Success! Nine writers from three states completed the 2015 Novel-In-Progress Bookcamp, a six-day residency writing workshop held in southeast Wisconsin in May at a beautiful retreat center not far from Milwaukee.

This unique experience provides hands-on advice and one-on-one guidance for writers in any genre who are developing or polishing a book-length work-in-progress.

“The Bookcamp was literally life-changing for me. I came home from the camp with shifted priorities and with the knowledge and confidence needed to put my writing first,” 2015 graduate Rhonda McDonnell said about her experience.

The Novel-in-Progress Bookcamp is co-sponsored by the Wisconsin Writers Association and the Chicago Writer Association, and was held at the Cedar Valley Center & Spa, 35 miles northwest of Milwaukee. Wis. on May 17–23.

“I came to the Novel-In-Progress Bookcamp unsure of myself as a writer – and wanting to know so much more about everything involved with editing, publishing, getting an agent, writing a query, etc.,” Kent Raddatz, another 2015 participant from Wisconsin Rapids, said. “In the process, I was introduced to the writing community and gathered very practical insights that I could use immediately. Plus, I left being able to call myself a writer, rather than just saying I was trying to write.”

According to another participant, novelist Renee James from Illinois: “At the first Bookcamp (2014), I learned what I needed to do with the manuscript for my second novel, and I learned how to query effectively. I went home and finished the manuscript and placed it with an agent. At the second Bookcamp, I learned what I needed to do with my third novel, how to help my agent pitch it to publishers, and how to help market it. That’s a great payoff to my investment of time and money, and it doesn’t even count the great camaraderie and friendships that the Bookcamp makes possible.”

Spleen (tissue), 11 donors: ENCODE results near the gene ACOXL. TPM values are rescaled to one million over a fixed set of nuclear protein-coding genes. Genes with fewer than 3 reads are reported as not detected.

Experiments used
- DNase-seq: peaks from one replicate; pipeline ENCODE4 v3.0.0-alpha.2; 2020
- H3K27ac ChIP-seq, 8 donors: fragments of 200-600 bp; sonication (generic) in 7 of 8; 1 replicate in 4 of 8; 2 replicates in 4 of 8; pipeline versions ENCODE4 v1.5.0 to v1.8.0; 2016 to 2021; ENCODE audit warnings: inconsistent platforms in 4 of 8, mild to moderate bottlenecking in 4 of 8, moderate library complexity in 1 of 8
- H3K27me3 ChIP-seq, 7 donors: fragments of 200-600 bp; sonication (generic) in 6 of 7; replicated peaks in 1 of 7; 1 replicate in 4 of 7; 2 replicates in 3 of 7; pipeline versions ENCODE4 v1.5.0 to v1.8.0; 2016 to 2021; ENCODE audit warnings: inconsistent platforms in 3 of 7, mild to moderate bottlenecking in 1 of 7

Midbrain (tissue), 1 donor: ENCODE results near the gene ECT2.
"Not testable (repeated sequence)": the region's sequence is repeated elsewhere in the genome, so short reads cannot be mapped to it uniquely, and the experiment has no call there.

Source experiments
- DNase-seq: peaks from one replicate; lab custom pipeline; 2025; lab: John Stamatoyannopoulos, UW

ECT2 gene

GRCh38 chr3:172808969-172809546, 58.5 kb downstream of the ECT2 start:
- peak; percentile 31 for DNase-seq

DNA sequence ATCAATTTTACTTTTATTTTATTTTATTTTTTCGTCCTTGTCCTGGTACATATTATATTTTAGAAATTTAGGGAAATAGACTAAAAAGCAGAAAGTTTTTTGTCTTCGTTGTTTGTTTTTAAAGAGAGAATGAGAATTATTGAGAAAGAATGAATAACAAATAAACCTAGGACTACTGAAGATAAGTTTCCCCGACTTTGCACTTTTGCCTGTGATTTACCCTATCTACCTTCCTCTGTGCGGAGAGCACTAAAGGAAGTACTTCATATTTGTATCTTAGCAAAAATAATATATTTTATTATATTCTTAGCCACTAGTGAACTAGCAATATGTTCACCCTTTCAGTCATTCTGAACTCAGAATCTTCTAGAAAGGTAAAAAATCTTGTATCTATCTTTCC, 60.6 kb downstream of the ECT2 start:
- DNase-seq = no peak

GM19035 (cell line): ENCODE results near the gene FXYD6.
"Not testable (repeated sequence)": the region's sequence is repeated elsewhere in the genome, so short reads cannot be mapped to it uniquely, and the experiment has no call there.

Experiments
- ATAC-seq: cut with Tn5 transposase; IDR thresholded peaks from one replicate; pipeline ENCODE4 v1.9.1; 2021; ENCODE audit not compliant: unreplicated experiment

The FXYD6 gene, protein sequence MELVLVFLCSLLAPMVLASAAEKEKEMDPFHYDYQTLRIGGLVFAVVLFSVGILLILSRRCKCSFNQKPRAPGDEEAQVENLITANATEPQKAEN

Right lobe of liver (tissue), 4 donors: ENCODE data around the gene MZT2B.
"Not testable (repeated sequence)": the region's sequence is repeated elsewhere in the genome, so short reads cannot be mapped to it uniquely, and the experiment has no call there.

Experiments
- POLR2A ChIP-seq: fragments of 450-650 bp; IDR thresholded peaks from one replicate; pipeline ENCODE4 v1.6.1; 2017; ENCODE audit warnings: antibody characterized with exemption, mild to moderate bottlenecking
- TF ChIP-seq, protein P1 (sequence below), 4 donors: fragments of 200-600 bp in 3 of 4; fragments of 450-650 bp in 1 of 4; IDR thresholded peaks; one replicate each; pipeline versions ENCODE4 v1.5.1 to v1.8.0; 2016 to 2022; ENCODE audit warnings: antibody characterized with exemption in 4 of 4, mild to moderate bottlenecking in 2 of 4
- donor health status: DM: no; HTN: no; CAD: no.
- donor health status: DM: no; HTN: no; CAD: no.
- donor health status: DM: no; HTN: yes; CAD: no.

“Those are typical of the comments we receive from our graduates in the two years we’ve held the Bookcamp. Our staff takes great pride in hearing how much our work has helped our writers and their work,” said David J. Rank, NIP Bookcamp & Writing Retreat founder and director. “That encouragement helps us work to improve the Bookcamp program every year.”

The graduates of the second annual Bookcamp and their works-in-progress:

  • Jo DeMars, Waukesha, Wis., the second book in a fantasy quest for middle school children
  • Chris Eirschele, Scottsdale, Ariz., a cozy paranormal mystery
  • Renee James, Wheeling, Ill.; a romantic thriller set in the Canadian wilderness
  • Jack Kruse, West Bend, Wis.; lovers and rivals during the World War II battle of Kursk
  • Bev Larsen, Hudson, Wis., children’s chapter book
  • Andrew Marein, Oak Creek, Wis., thriller
  • Rhonda McDonnell, Gilbert, Ariz., literary fiction
  • Jennifer Rupp, Mequon, Wis., historical romance
  • Maggie Smith, New Berlin, Wis., literary fiction

Also taking part in portions of the 2015 NIP Bookcamp were Kent Raddatz, Wisconsin Rapids, Wis., young adult fantasy; Nana Krueger, Oshkosh, Wis., young adult fantasy; Nicolette Pierce, Jackson, Wis., romance thrillers; and Amy Kumrow, Kewaskum, Wis., paranormal thriller.

“The NIP Bookcamp was even better than I hoped, and I had extremely high expectations. I searched nationally for a workshop/retreat that would provide an inspiring combination of instruction and writing time. To get that, I flew in from Phoenix, Ariz., and it was more than worth it,” McDonnell said.

With instruction led by award-winning New York mystery writer SJ Rozan, Milwaukee editor and author Philip Martin, and West Bend novelist Lisa Lickel, the Bookcamp included writing technique classes, group critique sessions, one-on-one meetings with staff and visiting literary agents, an afternoon discussion on publishing, as well as personal writing time.

Assisting with the Bookcamp were guests Agent Laura Zats from Red Sofa Literary, St. Paul, Minn.; author, anthologist and publishing imprint editor-in-chief Richard Thomas, Chicago; and Book Marketing Consultant Krista Rolfzen Soukup, Blue Cottage Agency, Brainerd, Minn.

“I understand so much more about my own writing and about what I need to do to improve my writing,” Arizona novelist McDonnell said. “As a crucial addition, I learned a great deal about the publishing industry. As writers, we don’t often have a chance to learn about how the industry works from the business side, but during this week, I had that opportunity.”